What is the difference between evaluation and research, especially applied research? For some, they are one and the same. Evaluation and research use the same methods, write the same types of reports, and come to the same conclusions. Evaluation is often described as applied research. For instance, here are some recent quotes describing what evaluation is: “Evaluation is applied research that aims to assess the worth of a service.” (Barker, Pistrang, & Elliott, 2016). “Program evaluation is applied research that asks practical questions and is performed in real-life situations.” (Hackbarth & Gall, 2005), and the current editor of the American Journal of Evaluation saying that “evaluation is applied research.” (Rallis, 2014). This is confusing for introductory evaluation students, particularly those coming from a research background or studying evaluation at a research institution. Continue reading “Evaluation is Not Applied Research”
Overall, my study found that evaluators are less likely to be participatory—both in the overall evaluation process and in data collection methods—when the program beneficiaries are children than when they are adults. Why is this the case? Continue reading “Why aren’t evaluators adapting their evaluations to the developmental context?”
Knowledge about children is best obtained directly from youth using interviews, focus groups and surveys. This is in stark contrast to past commonly used methods of observations and ethnography, which were primarily used because researchers did not believe youth could provide reliable and valid data.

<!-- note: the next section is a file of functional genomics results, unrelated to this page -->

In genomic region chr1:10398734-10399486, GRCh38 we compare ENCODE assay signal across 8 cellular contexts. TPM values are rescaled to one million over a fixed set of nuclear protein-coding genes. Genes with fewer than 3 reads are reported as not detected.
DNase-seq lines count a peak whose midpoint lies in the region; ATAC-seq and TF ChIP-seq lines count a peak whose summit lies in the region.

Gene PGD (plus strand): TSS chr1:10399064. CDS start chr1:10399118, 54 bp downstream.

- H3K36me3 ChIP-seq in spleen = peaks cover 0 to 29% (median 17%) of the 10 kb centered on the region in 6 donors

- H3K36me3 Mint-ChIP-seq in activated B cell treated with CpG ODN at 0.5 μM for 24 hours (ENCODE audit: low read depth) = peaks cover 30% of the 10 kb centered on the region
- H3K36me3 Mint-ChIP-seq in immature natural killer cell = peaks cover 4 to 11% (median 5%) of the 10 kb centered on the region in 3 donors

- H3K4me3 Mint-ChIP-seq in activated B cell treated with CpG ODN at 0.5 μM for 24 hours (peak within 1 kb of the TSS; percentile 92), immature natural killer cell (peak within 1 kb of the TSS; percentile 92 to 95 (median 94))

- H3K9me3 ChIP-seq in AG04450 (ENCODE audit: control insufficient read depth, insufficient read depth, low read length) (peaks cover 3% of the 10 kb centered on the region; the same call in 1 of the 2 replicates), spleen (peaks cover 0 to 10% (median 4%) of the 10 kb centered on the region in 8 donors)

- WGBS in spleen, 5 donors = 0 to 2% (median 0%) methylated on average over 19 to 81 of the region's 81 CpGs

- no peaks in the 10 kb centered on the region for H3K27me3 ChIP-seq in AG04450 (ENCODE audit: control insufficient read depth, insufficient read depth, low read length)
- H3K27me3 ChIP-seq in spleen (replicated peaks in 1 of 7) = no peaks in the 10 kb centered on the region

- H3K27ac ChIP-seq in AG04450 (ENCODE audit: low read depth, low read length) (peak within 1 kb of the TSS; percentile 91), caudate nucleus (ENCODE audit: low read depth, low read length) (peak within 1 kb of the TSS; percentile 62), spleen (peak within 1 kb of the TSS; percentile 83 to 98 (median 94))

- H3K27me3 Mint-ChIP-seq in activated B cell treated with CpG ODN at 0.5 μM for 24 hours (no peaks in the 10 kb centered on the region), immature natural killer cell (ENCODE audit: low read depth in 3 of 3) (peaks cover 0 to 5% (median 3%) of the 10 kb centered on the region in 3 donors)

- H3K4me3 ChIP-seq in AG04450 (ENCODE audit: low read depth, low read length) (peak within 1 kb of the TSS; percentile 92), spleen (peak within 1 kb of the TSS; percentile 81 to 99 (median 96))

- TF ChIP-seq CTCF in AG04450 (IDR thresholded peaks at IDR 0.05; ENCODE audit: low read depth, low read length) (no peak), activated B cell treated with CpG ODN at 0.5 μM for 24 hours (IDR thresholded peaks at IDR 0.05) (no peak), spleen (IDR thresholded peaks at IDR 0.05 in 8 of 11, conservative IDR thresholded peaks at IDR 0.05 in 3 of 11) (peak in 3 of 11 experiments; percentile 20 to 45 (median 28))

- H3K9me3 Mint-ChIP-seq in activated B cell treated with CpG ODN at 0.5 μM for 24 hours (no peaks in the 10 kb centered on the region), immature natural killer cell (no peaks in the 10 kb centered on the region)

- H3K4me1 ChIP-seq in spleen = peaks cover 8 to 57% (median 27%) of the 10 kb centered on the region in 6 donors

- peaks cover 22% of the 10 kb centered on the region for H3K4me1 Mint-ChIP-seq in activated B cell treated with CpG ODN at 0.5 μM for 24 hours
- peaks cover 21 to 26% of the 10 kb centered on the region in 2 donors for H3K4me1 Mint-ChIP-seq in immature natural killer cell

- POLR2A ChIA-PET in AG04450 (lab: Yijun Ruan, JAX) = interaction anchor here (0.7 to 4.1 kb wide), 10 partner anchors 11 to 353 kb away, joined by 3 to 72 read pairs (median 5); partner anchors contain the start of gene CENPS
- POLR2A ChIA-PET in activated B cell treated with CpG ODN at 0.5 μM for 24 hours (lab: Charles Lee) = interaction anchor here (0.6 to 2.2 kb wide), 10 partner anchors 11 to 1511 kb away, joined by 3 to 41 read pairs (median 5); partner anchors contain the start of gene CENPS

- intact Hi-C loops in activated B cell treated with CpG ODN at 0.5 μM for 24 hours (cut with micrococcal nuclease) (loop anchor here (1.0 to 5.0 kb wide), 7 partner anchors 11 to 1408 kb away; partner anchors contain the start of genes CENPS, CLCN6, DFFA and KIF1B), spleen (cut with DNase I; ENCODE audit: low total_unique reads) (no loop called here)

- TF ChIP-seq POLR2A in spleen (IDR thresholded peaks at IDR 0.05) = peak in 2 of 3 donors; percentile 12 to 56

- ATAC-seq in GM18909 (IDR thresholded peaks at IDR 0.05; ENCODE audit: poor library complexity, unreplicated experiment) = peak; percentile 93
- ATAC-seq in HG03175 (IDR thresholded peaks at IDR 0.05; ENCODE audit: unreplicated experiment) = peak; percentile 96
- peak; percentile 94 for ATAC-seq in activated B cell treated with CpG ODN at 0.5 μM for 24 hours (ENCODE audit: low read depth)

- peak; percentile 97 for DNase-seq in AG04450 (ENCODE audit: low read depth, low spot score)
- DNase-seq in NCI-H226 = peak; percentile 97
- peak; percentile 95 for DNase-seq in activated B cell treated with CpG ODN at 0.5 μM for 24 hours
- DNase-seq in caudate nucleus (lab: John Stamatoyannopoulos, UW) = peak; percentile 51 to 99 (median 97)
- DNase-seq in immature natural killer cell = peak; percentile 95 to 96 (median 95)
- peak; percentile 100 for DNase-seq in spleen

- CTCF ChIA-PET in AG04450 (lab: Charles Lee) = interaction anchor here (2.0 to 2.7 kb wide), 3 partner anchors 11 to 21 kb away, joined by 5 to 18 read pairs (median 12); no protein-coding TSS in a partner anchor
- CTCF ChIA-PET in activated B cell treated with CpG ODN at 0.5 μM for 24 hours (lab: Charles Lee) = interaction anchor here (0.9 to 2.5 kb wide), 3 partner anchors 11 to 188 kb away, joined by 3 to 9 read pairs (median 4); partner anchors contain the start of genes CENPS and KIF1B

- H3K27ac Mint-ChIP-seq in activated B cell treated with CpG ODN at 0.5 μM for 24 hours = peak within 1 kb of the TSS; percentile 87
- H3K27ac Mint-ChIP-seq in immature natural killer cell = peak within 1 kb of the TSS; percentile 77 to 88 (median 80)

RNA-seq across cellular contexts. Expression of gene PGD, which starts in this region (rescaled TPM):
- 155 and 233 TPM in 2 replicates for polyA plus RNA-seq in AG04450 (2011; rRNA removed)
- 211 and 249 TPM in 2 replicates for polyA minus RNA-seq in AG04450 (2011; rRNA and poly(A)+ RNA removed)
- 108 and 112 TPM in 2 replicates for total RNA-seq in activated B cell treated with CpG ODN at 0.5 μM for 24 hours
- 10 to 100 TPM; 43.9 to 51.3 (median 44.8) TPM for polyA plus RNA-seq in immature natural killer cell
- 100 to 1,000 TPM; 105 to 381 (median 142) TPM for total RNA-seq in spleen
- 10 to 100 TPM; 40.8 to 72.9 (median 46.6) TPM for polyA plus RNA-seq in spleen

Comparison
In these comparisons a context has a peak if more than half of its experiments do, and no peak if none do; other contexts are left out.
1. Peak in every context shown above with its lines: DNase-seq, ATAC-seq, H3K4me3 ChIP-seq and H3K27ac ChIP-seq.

In my study, I examined whether evaluators collected data about beneficiaries directly (i.e., interviews, focus groups, surveys) or indirectly (i.e., case studies, observations, archival data). If evaluators indicated they would collect data directly from participants, I also asked them questions about their survey or interview-specific practices. Continue reading “How evaluators adapt their evaluations to the developmental context: Evaluation methods”
What evaluation design is best? This debate has raged through the field of evaluation on what constitutes credible evidence with some arguing for RCTs as the “gold standard” and others questioning the superiority of the RCT.
This debate is somewhat meaningless when we understand that the evaluation design is chosen based on the evaluation questions. Evaluations seeking outcomes or impact are perhaps best served by an experimental (i.e., RCT) or quasi-experimental design whereas evaluations seeking the needs of the program and fidelity of implementation are better served by a descriptive (e.g., case study, observational) or correlation (e.g., cohort study, cross-sectional study) design. Continue reading “How evaluators adapt their evaluations to the developmental context: Evaluation design”
As mentioned previously, developmentally appropriate evaluation requires a culturally appropriate evaluation in the context of youth programs. This means including youth, or at minimum those with knowledge and experience working with youth, in the evaluation.
In my study, I asked practicing evaluators to describe the levels of involvement there would be across a wide range of stakeholders including school administrators, teachers, parents, program staff, program designers, district personnel, funders, developmental consultants, math consultants, and the tutors and tutees of the program. In particular, I was interested in the levels of involvement of the consultants, the tutors, and the tutees across the evaluators randomly assigned to the child, adolescent, or adult conditions. Continue reading “How evaluators adapt their evaluations to the developmental context: Evaluation approach”